Basics of Exporting
At the best of times exporting can be a complex and challenging process. Yet, when it is approached with careful deliberation, exporting offers you opportunities for growth, increased sales and diversified markets. A marketable product or service is only the beginning. Exporting takes time and effort. It also takes resources and a strong commitment to compete beyond your current borders.
A recent analysis by the Barbados Private Sector Trade Team shows some important common characteristics in the export strategy of some of Barbados’ leading export companies:
- They actively sought export opportunities as opposed to depending on other sources to point them out;
- They never considered themselves to be too small to seize opportunities;
- They made use of a number of options to strengthen their businesses which ranged from entering their firms into competitions, which gave them access to additional capital to accessing the more user-friendly local business support funds and schemes;
- They utilised a range of options to gain market intelligence on potential markets, including participating in trade missions and conducting on-the-ground investigations.
- They were not afraid to approach government officials or other business support agencies in the export market to determine how they could best enter the markets and they further used such interfaces to engage in aggressive marketing;
- They were persistent – they were not deterred by initial negative responses to their attempts to enter export markets;
- They were not wedded to one particular type of market entry – if they could not export directly, then they considered using other vehicles to trade such as joint ventures;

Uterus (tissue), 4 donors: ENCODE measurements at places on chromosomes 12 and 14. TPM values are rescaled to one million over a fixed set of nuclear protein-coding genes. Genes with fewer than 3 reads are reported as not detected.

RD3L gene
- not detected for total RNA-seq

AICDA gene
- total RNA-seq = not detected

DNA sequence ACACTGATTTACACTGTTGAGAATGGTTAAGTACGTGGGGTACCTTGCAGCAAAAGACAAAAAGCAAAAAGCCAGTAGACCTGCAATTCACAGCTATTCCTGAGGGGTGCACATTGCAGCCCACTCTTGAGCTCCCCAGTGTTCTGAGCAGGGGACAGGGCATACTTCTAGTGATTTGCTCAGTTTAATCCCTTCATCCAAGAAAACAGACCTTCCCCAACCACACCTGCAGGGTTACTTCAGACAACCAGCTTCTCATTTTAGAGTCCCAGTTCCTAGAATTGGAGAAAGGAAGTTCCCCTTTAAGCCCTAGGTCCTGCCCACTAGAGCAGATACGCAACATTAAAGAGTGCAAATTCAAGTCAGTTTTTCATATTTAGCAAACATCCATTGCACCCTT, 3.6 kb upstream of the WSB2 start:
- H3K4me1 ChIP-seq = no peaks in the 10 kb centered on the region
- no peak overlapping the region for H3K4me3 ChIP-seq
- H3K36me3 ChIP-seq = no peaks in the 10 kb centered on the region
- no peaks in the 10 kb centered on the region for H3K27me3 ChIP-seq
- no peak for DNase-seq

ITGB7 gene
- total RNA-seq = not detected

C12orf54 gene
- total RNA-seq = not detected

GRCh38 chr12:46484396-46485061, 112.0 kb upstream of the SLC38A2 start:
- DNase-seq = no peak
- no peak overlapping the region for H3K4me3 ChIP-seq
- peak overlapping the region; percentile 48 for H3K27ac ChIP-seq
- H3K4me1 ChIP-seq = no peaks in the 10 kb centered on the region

- They made it their business to understand the rudiments of trade as they pertain to their particular operations;
- They voluntarily committed themselves to ensuring that their operations complied with internationally recognised standards; and
- Above all, they had a hunger to succeed.
For companies that have made exporting part of their long-term growth strategy, they are familiar with some of the ups and downs for manufacturers just starting to export: concern about the language and cultural differences, not knowing where to start or how to make inroads into new markets, fear that foreign consumers would not pay once the products leave the country.
Breaking into a new export territory requires:
- Long-term commitment
- Relationship development (distributors, local government, joint venture partners)
- Patience (government, culture, use of realistic time frames and budgets)
- A strong domestic client base to leverage (especially if internationally recognised)
- Uniqueness of product and intellectual property protection
- Strong reputation/confidence in one’s own ability
- Prior international experience or the ability to recruit experienced people
- In market presence – closeness to customers
- Good interpersonal skills of staff/cultural understanding